Monday, January 18, 2010


Below is communication from the Diocese of Rhode Island related to relief efforts for Haiti. An invitation to a benefit at the Cathedral of St. John, Providence is at the end. This week at St. Columba’s we will do an appeal for Episcopal Relief and Development. Be generous and pray.


Episcopal Church in Haiti: Your Prayers and Aid Needed

Please pray for our brothers and sisters in Haiti who now need our aid more than ever, in the wake of Tuesday’s 7.0 magnitude quake.

Recent estimates indicate that the quake has affected one in three Haitians, or about three million people. Casualties are expected to reach the tens of thousands, possibly even the hundreds of thousands. Roads and other infrastructure of Haiti’s capital Port-au-Prince, including the cathedral and Diocesan offices, are in ruins and the situation on the ground is dire.

As Presiding Bishop Katharine Jefferts Schori said in a statement Wednesday morning, “Even under ‘normal’ circumstances Haiti struggles to care for her 9 million people. The nation is the poorest in the western hemisphere, and this latest disaster will set back many recent efforts at development”.

Haiti is also the largest and fastest-growing diocese in The Episcopal Church. There are over 83,000 Episcopalians, over 100 Episcopal Churches, and over 200 Episcopal schools in Haiti.

Episcopal Relief and Development (ERD) has a long-standing partnership with the growing Episcopal Church there, and is committed to providing care to the Haitian people under normal circumstances, as well as in this new wave of devastation.

ERD has already disbursed emergency funding to help the diocese of Haiti meet immediate needs for shelter, food and water, and “stands ready to support their ongoing recovery as they rebuild their ministries” according to Rob Radtke, President of ERD. “As communication improves and recovery plans develop, Episcopal Relief & Development will continue to provide updates.”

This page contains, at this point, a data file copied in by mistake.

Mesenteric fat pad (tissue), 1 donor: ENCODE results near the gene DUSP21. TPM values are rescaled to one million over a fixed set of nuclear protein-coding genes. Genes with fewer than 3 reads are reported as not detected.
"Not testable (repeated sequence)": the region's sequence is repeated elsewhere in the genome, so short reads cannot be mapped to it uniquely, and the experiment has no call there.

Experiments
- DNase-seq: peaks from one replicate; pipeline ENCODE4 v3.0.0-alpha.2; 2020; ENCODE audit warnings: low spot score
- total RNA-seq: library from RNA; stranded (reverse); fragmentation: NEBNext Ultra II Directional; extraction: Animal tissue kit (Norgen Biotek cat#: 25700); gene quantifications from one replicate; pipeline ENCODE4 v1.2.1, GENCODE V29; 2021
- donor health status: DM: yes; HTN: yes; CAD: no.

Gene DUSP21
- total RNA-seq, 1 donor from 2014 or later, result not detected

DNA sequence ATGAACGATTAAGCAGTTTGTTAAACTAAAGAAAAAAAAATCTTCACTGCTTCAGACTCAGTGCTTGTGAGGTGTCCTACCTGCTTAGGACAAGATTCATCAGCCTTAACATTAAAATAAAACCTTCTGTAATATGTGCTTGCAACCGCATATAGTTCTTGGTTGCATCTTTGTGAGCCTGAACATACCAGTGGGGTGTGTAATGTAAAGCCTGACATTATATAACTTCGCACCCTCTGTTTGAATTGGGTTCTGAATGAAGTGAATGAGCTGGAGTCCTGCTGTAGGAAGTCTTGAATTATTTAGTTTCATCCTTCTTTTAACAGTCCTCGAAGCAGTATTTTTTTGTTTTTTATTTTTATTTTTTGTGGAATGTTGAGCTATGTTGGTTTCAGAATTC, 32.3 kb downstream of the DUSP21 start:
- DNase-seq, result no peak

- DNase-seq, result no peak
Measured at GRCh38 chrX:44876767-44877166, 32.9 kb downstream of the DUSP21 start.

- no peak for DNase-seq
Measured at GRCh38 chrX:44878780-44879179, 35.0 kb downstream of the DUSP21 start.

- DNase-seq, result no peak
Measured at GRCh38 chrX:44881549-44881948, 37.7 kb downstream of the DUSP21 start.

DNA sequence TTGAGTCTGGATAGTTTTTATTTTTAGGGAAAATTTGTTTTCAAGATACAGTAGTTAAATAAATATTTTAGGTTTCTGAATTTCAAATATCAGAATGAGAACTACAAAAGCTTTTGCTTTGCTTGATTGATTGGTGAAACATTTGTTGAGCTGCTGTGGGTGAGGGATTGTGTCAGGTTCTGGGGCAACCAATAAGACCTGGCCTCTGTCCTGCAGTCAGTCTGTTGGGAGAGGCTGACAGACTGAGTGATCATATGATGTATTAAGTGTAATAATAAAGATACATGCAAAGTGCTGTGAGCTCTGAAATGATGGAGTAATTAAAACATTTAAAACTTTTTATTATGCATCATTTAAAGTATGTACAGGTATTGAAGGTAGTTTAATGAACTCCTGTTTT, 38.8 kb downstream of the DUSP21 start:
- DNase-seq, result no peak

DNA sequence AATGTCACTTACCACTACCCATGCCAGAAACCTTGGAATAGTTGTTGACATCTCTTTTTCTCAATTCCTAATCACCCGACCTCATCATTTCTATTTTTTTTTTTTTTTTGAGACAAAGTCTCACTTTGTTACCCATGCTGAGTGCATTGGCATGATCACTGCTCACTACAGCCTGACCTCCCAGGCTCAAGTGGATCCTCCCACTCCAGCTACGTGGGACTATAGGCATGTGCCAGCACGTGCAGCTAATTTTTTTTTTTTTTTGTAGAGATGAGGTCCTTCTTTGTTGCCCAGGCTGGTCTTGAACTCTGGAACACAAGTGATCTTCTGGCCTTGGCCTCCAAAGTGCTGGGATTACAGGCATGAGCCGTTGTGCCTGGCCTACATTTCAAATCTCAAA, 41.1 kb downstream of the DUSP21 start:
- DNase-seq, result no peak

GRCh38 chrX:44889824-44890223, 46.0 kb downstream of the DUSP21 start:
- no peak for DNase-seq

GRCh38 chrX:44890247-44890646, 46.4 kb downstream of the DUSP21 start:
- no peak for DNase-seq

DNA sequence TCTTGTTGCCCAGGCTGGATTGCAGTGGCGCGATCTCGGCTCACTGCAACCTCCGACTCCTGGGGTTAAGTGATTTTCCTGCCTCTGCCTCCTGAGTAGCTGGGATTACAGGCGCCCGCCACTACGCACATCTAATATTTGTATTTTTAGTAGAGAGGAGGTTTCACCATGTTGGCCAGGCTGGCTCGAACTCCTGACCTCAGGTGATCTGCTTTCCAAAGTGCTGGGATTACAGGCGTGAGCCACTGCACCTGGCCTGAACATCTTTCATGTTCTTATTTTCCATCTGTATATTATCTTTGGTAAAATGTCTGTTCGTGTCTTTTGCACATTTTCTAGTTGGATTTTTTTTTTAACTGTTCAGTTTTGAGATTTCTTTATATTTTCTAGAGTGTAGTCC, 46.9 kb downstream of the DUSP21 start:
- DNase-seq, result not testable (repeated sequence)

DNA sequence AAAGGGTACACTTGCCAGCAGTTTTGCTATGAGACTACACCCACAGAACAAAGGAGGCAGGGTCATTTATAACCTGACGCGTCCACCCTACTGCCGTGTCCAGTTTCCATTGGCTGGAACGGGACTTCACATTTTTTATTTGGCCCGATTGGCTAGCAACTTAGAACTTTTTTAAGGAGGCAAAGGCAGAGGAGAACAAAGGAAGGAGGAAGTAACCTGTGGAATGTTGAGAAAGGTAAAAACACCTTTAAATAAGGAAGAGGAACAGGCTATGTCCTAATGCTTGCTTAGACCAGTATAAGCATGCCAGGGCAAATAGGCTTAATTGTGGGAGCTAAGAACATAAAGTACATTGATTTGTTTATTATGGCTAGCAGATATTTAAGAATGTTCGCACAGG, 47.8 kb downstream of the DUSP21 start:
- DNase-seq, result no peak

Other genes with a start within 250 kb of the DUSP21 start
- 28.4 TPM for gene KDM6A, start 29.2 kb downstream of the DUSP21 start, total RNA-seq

So far we know the Episcopal Church in Haiti has lost a cathedral, the Society of St. Margaret Convent, Holy Trinity Complex, College St. Pierre, and a Jubilee Center. The Bishop is alive, but has no place to live. The four missionaries are all accounted for - Mallory Holding, Jude Harmon, Oge Beauvoir and his wife Serette. The three sisters of St. Margaret who were at the convent are also alive, unhurt, and doing what they can to help in the football field of what used to be College St. Pierre.

How can Rhode Island help?
Join us for “Music and Prayers for Haiti; A Benefit for Earthquake Relief” at 4pm on Sunday January 24th at the Cathedral of St. John, 271 North Main Street, Providence, RI. The evening will include music from a variety of Episcopal Choirs and brief comments from two Haitian speakers. Donation offerings will be collected, make all checks out to Episcopal Charities, with “Haiti” noted on the Memo line. Email for more information. All proceeds will go to the earthquake relief initiatives of Episcopal Relief & Development and the Society of St. Margaret in Haiti.
Recommended Places to Donate:
Donate to Episcopal Relief & Development online at or by calling 800-334-7626 ext 5129. ERD has a four star rating on Charity Navigator and meets all 20 standards of the Better Business Bureau.
Donate to The Episcopal Charities of Rhode Island’s Haiti Fund by calling (401)-274-4500 x234
Donate to the Sisters of St. Margaret, or mail a check to The Society of St. Margaret, 17 Highland Park Street, Boston, MA 02119